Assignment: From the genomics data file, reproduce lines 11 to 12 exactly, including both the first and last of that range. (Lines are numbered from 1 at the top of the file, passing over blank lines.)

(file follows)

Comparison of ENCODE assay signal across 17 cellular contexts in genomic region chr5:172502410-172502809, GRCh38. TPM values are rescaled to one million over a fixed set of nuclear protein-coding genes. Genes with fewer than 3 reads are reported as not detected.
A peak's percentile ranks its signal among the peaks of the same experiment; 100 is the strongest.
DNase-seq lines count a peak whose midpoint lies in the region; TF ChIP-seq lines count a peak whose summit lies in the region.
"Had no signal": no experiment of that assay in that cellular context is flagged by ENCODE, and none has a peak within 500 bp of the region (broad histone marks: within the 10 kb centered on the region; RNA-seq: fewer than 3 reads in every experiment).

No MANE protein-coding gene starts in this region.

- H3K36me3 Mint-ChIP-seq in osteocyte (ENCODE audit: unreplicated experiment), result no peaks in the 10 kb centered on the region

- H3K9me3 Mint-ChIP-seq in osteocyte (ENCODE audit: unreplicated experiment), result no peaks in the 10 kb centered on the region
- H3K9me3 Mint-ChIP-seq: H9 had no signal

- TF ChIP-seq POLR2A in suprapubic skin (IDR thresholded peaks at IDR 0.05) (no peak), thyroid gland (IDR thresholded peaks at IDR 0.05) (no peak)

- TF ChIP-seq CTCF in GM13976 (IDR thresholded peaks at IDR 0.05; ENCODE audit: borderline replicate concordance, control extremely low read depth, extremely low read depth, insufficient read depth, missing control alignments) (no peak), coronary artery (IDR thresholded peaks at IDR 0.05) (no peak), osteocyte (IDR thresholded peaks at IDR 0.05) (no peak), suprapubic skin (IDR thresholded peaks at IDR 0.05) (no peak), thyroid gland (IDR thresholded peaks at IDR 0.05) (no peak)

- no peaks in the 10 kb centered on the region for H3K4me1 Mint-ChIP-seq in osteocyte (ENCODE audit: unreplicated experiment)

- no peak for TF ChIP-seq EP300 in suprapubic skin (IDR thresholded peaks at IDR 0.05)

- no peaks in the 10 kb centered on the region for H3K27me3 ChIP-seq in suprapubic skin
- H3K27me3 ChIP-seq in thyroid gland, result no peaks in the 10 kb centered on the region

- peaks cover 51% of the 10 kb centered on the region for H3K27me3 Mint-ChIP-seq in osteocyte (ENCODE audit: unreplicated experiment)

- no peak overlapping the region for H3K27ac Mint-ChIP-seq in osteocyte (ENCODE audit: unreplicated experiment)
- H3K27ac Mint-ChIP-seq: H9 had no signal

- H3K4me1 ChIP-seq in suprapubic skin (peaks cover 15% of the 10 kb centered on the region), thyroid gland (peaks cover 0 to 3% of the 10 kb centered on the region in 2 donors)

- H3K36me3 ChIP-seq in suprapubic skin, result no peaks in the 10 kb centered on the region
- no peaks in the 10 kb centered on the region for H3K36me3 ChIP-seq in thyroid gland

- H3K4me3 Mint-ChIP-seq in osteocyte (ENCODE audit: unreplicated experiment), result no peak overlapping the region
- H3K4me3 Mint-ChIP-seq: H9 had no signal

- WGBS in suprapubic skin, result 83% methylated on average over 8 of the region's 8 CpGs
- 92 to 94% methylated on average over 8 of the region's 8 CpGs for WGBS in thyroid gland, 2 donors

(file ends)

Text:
- no peaks in the 10 kb centered on the region for H3K4me1 Mint-ChIP-seq in osteocyte (ENCODE audit: unreplicated experiment)

- no peak for TF ChIP-seq EP300 in suprapubic skin (IDR thresholded peaks at IDR 0.05)